CNBC's Andrew Ross Sorkin looks back on some of the best ice bucket challenge videos from last week, including from Bill Gates, saying the campaign has now hit China.» Read More
The average US refrigerator is 15 percent larger than 30 years ago, and one out of four homes has a second one. See a problem?
With 12 million Americans allergic to one food item or another, sales of specialty foods are soaring.
The FMHR traders discuss today's top three trades, including Monster Beverage's drop following news of an investigation. And Sean Gourley, former consultant to NASA and co-founder of Quid.com, explains why he thinks the real problem with high frequency trading is that algorithms are getting smarter than investors.
Scientists once revealed that sitting all day leads to a cascade of harmful metabolic effects. Now there's new evidence that not only is it making you fatter, but it might also be making you dumber.
In a word, the tech rankings this year are stunning, with a major shake-up of the top ten. California falls from the top, while two other states join the elite.
As part of our annual study, America’s Top States for Business, we grade states on several criteria in this important category of Technology & Innovation.
The National Geographic Channel is preparing to beam tweets into space, in response to the "Wow! signal," a transmission received from space.
Recent graduates with arts degrees face a jobless rate of 11.1 percent. With numbers like that, the degree probably seems useless. But many people have gone on to great success after earning “useless” degrees.
The breakthrough may prove important to the development of underwater autonomous systems — which provide situational awareness and long-term environment monitoring — a growing market.
The government says its plan could create as many as 12,000 jobs by 2020.
NASA killed a new X-ray telescope mission on Thursday, two years before its planned launch.
Gorilla Glass is, well, not your ordinary glass. It's also an example of how advanced manufacturing can drive innovation, efficiency, cost-savings and job creation.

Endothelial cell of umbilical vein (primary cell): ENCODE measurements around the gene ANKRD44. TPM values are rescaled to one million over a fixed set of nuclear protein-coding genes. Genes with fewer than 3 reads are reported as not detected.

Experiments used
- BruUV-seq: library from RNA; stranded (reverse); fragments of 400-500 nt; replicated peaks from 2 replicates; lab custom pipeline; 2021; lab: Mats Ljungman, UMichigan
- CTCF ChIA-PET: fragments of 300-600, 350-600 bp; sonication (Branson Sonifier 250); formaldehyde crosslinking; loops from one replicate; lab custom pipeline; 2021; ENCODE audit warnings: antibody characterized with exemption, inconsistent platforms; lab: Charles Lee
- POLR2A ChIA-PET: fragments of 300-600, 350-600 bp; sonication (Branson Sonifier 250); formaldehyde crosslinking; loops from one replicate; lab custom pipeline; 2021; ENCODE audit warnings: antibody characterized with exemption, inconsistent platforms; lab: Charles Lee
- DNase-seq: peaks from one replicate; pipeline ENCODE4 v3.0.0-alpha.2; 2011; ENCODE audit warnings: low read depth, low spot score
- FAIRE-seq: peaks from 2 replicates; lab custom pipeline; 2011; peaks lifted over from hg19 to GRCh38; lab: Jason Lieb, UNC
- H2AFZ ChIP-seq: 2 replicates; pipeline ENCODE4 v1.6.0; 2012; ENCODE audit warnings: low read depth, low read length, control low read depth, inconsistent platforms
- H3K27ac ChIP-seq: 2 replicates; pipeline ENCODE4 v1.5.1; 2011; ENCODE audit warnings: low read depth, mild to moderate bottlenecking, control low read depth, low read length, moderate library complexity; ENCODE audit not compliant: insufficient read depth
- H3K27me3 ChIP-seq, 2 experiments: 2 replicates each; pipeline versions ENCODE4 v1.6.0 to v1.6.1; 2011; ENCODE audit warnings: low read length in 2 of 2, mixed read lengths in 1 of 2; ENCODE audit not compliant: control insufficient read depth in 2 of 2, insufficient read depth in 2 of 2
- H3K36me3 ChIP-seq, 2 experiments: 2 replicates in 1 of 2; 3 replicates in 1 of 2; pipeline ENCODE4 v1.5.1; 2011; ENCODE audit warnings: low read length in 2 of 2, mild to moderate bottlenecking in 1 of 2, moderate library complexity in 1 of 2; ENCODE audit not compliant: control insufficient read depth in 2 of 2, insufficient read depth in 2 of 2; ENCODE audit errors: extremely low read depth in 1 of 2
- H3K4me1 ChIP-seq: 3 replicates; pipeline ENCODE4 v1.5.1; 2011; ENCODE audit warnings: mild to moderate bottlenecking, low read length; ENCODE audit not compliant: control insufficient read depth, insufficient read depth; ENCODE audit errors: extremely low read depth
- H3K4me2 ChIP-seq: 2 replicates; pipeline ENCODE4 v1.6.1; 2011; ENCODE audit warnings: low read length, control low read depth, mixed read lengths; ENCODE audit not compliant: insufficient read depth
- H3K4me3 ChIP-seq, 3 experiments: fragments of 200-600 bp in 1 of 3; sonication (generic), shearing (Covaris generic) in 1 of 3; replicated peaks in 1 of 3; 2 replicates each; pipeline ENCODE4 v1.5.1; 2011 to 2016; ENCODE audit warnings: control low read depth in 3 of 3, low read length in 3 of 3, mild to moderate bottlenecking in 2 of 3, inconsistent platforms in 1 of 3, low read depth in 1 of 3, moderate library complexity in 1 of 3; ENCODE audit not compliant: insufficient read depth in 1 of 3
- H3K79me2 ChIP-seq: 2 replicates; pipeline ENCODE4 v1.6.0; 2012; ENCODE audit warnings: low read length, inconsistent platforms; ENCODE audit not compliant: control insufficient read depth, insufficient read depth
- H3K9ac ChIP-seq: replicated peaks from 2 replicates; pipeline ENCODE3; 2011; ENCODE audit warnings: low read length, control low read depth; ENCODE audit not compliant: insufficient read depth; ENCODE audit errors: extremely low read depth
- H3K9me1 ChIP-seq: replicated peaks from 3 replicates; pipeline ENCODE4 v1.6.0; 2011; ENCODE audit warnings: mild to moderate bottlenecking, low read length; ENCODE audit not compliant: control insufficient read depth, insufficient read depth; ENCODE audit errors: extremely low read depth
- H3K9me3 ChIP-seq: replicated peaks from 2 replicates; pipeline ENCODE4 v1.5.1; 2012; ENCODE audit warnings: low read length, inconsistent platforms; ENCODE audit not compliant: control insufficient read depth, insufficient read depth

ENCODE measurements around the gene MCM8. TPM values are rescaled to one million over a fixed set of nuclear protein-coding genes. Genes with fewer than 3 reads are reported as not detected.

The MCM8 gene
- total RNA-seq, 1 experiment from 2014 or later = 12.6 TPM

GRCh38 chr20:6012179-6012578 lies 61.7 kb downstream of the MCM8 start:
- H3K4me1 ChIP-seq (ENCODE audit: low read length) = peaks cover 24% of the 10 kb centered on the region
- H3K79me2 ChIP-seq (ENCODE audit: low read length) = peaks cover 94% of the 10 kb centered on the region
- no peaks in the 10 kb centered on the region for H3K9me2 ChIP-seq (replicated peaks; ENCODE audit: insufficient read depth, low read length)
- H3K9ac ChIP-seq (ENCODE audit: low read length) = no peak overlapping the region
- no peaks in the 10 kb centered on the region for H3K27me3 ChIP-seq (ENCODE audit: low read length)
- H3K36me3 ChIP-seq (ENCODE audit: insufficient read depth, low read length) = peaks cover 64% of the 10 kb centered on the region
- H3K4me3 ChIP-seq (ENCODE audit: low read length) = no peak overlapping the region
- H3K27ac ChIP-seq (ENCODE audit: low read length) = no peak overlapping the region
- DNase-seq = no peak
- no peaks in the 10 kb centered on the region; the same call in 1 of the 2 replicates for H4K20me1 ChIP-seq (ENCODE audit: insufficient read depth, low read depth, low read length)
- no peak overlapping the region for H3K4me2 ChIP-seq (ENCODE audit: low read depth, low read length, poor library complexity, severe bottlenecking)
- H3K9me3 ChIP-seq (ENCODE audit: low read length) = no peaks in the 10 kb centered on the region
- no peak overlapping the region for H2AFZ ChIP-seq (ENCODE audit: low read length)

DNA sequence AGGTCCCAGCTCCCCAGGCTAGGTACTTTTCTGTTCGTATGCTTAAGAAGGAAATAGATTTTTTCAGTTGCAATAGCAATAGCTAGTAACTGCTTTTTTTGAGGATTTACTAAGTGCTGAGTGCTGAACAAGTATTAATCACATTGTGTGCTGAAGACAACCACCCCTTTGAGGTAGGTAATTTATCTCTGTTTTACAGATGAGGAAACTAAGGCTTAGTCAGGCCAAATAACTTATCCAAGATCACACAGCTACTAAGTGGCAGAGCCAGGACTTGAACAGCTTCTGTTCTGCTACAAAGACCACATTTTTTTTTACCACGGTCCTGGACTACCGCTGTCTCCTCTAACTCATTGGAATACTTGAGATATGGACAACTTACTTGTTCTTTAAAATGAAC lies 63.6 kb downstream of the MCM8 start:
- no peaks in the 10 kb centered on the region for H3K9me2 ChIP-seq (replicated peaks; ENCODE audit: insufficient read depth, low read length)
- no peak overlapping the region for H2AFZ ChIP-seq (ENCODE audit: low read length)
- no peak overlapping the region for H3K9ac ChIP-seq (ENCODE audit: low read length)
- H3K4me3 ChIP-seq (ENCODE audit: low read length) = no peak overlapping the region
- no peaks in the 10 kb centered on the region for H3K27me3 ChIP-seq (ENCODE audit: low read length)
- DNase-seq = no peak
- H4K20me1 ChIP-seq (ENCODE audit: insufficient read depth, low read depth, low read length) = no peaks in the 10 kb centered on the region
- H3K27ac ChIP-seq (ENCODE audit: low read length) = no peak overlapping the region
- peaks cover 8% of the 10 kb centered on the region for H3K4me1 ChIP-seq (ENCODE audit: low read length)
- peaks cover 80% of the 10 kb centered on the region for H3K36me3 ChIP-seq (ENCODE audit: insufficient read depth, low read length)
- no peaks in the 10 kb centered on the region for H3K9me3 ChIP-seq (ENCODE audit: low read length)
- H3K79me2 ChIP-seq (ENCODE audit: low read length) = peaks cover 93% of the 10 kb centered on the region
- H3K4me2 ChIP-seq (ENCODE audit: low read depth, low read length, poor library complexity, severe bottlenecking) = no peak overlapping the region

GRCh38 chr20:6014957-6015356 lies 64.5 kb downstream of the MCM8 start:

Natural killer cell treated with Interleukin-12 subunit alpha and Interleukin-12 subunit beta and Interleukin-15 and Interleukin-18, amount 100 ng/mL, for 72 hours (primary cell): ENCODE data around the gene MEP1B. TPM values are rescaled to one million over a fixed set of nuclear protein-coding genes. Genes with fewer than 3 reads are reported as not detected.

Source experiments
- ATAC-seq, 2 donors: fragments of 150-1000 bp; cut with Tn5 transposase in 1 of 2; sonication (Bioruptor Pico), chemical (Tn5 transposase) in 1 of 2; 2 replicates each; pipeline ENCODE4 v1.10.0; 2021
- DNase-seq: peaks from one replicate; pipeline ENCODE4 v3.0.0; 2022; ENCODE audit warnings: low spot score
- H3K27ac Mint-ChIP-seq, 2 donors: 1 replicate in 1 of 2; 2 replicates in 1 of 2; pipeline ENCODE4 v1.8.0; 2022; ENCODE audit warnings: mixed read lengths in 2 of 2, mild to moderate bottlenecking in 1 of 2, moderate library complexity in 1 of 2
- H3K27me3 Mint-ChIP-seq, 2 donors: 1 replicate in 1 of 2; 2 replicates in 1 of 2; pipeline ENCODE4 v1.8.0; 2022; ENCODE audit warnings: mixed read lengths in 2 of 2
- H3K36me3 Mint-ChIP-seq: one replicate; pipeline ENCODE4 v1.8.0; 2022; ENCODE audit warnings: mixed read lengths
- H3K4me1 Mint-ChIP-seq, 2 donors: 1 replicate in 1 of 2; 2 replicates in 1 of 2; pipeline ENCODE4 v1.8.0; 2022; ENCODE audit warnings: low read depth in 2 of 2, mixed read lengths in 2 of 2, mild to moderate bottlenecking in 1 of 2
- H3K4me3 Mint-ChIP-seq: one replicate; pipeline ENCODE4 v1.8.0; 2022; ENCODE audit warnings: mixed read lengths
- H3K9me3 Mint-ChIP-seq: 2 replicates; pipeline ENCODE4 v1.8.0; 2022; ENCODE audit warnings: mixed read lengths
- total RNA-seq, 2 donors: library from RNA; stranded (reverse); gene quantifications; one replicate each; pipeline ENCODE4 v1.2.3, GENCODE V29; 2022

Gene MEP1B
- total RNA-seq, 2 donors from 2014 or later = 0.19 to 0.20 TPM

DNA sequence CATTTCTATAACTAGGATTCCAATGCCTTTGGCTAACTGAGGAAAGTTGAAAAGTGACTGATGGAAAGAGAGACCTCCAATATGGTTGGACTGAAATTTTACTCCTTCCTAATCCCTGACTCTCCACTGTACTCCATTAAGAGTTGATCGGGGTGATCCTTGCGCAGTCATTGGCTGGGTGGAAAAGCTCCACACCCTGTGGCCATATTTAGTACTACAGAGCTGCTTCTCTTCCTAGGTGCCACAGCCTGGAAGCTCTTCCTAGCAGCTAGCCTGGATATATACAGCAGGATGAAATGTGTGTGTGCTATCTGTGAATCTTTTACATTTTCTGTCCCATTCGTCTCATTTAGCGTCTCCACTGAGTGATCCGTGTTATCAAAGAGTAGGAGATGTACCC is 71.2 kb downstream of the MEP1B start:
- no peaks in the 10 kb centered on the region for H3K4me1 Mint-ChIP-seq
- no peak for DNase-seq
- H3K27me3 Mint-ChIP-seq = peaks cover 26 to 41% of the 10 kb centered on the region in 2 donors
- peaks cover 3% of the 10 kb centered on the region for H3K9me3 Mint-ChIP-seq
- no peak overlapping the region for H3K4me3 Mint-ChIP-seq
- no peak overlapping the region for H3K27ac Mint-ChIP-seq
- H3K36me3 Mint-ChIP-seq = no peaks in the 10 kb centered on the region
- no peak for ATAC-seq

More than a few CEOs say it's the sad reality that jobs go unfilled. Skeptics say its a smokescreen for wanting to send jobs offshore and pay less in wages.
Discussing whether the government's efforts for public innovation will help grow the economy, with Dedric Carter, National Science Foundation.
Elon Musk's SpaceX is scheduled to launch a rocket and space capsule filled with supplies bound for the International Space Station on May 7. If the launch is successful, it will be the first time a private company, not a government agency, has accomplished such a feat.
In this Guest Blog, former CEO Carly Fiorina shares her thoughts on the announcement that several tech billionaires are going to bankroll a venture to mine asteroids writing, "thank goodness America still has visionaries who understand that we must lead in space."
The science fact is that the only way to keep progress alive, in the midst of our global economic challenges, is to approach these programs collectively.
Despite the perception about a lack of work, there are jobs that employers can’t fill. Applicants may lack training, or the jobs may not pay enough. Whatever the reason, jobs in many major sectors going unfilled.
China’s government has spent billions in recent years in building a top-notch research establishment, hoping to keep its best scientists working here and lure back those who are abroad. And the effort is beginning to pay off. The New York Times reports.
How do the best entrepreneurs manage to succeed so often and so convincingly?